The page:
Built in the early 1770s for Jacob Ford, Jr. (an iron manufacturer) and his family – the Ford Mansion in Morristown, NJ stands out among the other buildings in the area. This large Georgian-style home undoubtedly boasts a rich history and is one of the main attractions at Morristown National Historical Park. Read on to learn more about this one-of-a-kind historic landmark in New Jersey, and how George Washington made this house a home for a period of time.
While the 18th-century home built by Jacob Ford, Jr. was constructed in 1774, the landmark is owned today by the National Park Service as a part of the Morristown National Historical Park. But the history of this Morristown spot runs deep.
Familiar with the state of New Jersey, Jacob Jr. and his father owned an iron forge in Whippany. One of the main reasons that Ford built the mansion in Morristown, is because of the commute (just south of the Whippany River). Even in the 18th century, New Jersey commutes were top of mind!
Ford died in January 1777, but before his death, Ford and his fellow soldiers captured a bronze field cannon from the British Army on January 3, 1777, at the victory in Princeton, New Jersey. According to Morristown National Historical Park, “with artillery and arms in short supply, the victory at Princeton not only boosted the morale of the Continental Army, but it bolstered their scant arsenal of weapons.” Jacob Ford Jr. is noted for his bravery in tours of the Ford Mansion offered by the National Park Service. The cannon that was captured at the Battle of Princeton is on display at the museum at the Ford Mansion.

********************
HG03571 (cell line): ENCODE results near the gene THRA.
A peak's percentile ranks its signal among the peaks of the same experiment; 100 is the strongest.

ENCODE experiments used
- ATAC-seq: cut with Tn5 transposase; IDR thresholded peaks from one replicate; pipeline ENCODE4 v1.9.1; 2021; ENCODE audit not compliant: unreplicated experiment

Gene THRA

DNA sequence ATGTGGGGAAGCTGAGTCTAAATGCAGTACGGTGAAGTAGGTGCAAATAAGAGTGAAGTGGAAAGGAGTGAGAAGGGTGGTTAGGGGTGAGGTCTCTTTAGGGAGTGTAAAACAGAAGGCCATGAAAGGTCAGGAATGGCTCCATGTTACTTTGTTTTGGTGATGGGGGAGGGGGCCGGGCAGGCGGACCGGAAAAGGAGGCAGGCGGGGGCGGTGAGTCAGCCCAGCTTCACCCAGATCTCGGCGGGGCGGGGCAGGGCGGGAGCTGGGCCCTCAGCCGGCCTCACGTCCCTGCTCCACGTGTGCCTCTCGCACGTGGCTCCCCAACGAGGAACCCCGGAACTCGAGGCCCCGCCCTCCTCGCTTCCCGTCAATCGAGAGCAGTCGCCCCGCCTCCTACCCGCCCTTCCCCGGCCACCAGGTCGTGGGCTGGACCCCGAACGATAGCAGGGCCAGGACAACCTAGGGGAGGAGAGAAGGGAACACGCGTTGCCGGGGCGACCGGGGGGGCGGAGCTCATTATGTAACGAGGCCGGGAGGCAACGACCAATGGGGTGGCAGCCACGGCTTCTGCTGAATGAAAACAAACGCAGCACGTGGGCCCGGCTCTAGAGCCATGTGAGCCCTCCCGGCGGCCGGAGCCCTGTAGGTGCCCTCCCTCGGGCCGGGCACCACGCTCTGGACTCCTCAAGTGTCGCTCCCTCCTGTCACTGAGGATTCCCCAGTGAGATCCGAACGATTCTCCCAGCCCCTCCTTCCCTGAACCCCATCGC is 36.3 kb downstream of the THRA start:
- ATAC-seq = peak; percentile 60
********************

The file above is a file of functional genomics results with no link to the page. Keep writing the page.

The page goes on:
After Ford’s death, his widow, Theodosia, gained ownership of the mansion. According to Pfister, “she was forced to accept a leadership role in the family. After her husband and father-in-law’s death, Mrs. Ford held the family together and kept the farm and family business a profitable endeavor.”
In December 1779, Theodosia allowed George Washington to use her home as his headquarters during the winter of 1779-1780. Washington arrived at Ford Mansion in December 1779. According to Pfister, the mansion was one of the biggest houses in town at that time. The location was ideal for Washington because of the distance to America’s capital at the time – Philadelphia – and the British Army capital was in New York City. It allowed Washington to keep a close eye on the British, while also sending letters to the capital.
After Washington’s and his family had a six-month stay in Morristown, NJ – the Ford family continued to live in the house until the 1870s when it was sold at auction.
The Ford Mansion Today
When visitors tour the Ford Mansion today, the space is replicated to portray how it was furnished during Washington’s stay. To appreciate the history and elegance of the space, you can visit the Museum at 30 Washington Place, Morristown for free.
Tours happen year-round, are 45 minutes long, and reservations are required to take one. Reservations can be made for Ford Mansion tours on Wednesdays, Thursdays, and Fridays.
The house is shown only by guided tours which begin in the museum building. More information can be found on the National Park Service website.